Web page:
Company: Kingfisher Airlines Ltd
Brand: Kingfisher Airlines
Campaign:Why fly low-cost carriers?ads on outdoor and digital media
Target audience: Private and corporate air travellers
Agency: Rediffusion Y&R
What they did: Kingfisher Airlines Ltd launched a tongue-in-cheek campaign using primarily non-traditional platforms such as outdoor and digital media to woo passengers travelling in low-cost carriers, or LCCs.
“Due to the current market conditions a lot of people, who were earlier flying Kingfisher, started downgrading to low-cost carriers and by doing so, these people were letting go of the comforts that come with a full-service airline,” says Nisha Singhania, executive vice-president, Rediffusion Y&R Pvt. Ltd, the creative agency behind the campaign. “So the company wanted to highlight this point and win back its consumer base.”
How they did it: Kingfisher Airlines briefed the agency on what it wanted the campaign to achieve in the beginning of April, based on consumer insights that pointed out why passengers make the switch from full-service carriers to low-cost ones and their experiences in both.
The agency created an advertising campaign similar to that of LCC IndiGo Airlines, where the left side of the ad usually includes a witty message against a blue background and the corresponding side has the IndiGo brand name and logo.
The Kingfisher Airlines campaign is text-oriented, based on a similar blue background but on the left side, the message imprinted takes a jab at the passenger experience on an LCC. On the right side, which has the red Kingfisher colour, the advantage of flying this airline comes through. For example, in one such ad, the left side says “Indi-fferent”, while the right side says “Different”. This is followed by “Why fly low-cost carriers? Fly Kingfisher”.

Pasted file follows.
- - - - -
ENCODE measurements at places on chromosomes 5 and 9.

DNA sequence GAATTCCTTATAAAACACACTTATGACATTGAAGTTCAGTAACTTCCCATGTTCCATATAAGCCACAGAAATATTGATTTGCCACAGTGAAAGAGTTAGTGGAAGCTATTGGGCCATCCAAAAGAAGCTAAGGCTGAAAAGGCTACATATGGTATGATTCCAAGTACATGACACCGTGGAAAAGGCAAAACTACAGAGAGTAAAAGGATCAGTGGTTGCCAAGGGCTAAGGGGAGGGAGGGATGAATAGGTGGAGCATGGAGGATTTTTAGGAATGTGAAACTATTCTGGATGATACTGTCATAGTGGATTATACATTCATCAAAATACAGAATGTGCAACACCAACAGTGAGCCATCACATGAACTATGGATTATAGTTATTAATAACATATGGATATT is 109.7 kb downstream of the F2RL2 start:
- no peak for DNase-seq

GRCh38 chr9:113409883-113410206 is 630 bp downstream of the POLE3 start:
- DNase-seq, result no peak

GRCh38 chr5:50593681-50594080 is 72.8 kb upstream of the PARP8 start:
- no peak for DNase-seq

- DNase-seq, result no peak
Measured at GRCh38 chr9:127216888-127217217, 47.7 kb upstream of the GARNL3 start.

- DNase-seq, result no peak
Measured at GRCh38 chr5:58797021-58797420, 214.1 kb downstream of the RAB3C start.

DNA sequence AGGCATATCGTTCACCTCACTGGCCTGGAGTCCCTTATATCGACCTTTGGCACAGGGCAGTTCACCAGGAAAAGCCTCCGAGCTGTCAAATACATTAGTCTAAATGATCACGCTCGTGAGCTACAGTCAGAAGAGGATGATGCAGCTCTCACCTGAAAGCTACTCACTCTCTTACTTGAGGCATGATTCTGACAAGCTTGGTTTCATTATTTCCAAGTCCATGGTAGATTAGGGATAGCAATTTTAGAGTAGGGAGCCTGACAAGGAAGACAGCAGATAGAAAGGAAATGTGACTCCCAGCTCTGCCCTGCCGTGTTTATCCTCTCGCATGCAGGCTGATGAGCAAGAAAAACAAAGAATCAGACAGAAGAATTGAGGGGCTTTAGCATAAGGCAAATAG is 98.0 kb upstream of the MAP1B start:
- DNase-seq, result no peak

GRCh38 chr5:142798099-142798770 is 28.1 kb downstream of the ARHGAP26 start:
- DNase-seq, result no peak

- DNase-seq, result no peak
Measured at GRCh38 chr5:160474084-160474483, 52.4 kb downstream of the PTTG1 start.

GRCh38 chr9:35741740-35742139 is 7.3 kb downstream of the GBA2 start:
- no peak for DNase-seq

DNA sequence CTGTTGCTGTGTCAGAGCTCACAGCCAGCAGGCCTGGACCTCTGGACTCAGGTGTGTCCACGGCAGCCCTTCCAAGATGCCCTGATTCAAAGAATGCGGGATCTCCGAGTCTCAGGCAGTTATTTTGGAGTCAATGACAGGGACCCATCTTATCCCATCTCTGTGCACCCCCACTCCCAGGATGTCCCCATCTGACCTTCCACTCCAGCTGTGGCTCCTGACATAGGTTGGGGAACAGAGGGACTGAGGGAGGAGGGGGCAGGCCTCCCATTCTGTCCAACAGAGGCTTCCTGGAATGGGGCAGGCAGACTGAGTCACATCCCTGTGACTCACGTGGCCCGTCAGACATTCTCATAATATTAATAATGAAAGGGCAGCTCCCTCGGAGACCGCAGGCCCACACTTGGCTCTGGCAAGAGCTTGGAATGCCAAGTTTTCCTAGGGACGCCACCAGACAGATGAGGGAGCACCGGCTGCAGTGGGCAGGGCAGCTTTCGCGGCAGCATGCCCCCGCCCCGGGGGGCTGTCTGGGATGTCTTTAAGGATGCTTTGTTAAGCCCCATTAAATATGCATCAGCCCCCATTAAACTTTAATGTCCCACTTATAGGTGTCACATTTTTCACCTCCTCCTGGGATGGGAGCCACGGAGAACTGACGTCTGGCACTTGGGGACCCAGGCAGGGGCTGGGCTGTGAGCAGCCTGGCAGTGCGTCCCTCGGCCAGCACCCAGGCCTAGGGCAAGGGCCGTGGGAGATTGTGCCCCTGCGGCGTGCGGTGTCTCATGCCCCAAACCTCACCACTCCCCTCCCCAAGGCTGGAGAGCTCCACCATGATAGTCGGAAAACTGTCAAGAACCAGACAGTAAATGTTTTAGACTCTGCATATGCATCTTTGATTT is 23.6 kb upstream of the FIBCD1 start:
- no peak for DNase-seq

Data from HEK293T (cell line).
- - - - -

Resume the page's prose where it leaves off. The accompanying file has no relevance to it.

The company and the agency refuse to accept that the ads take potshots at rivals. “There’s nothing deliberate about it and it’s not a take on any rival airline,” says Singhania. “Kingfisher has always had a tongue-in-cheek and aggressive way of taking its message forward.”
The airline declined to comment on the campaign. The results: Since the campaign was launched only in the third week of April, it is too early to comment on the outcome.
The media plan for the campaign includes hoardings in the top 16 cities in strategic high-traffic areas, an 8x8 LED display screen at Marine Drive in Mumbai to run a flash film of the creative work for a month, branding on Meru cabs—a cab service mostly used by firms for airport services, and LCD TV display screens placed in malls, restaurants and multiplexes.
What the experts say: Anand Halve, co-founder, Chlorophyll Brand and Communications Consultancy Pvt. Ltd, believes that Kingfisher Airlines may have “hit an air pocket” with this ad. “When they ask the question, ‘Why fly low-cost carriers?’, the reader is likely to answer, ‘because they are lower-priced, silly’,” he says.
“The reason why this approach is likely to prompt such a smart-alec response is that the message itself is being ‘oh so smart’, with its punning—‘indi-gnity’ and ‘go degraded’,” he says. As for the problems the message points out—indignity, degraded, among others—he says the biggest problems, such as crowded departure lounges, delayed take-offs or flight congestion, are outside any airlines’ ability to fix, including Kingfisher.
“To put it simply, you don’t get into a challenge contest unless you are totally and clearly superior. And the truth of the tough times today tells us that people would rather save money than pay extra ‘for the good times’,” says Halve.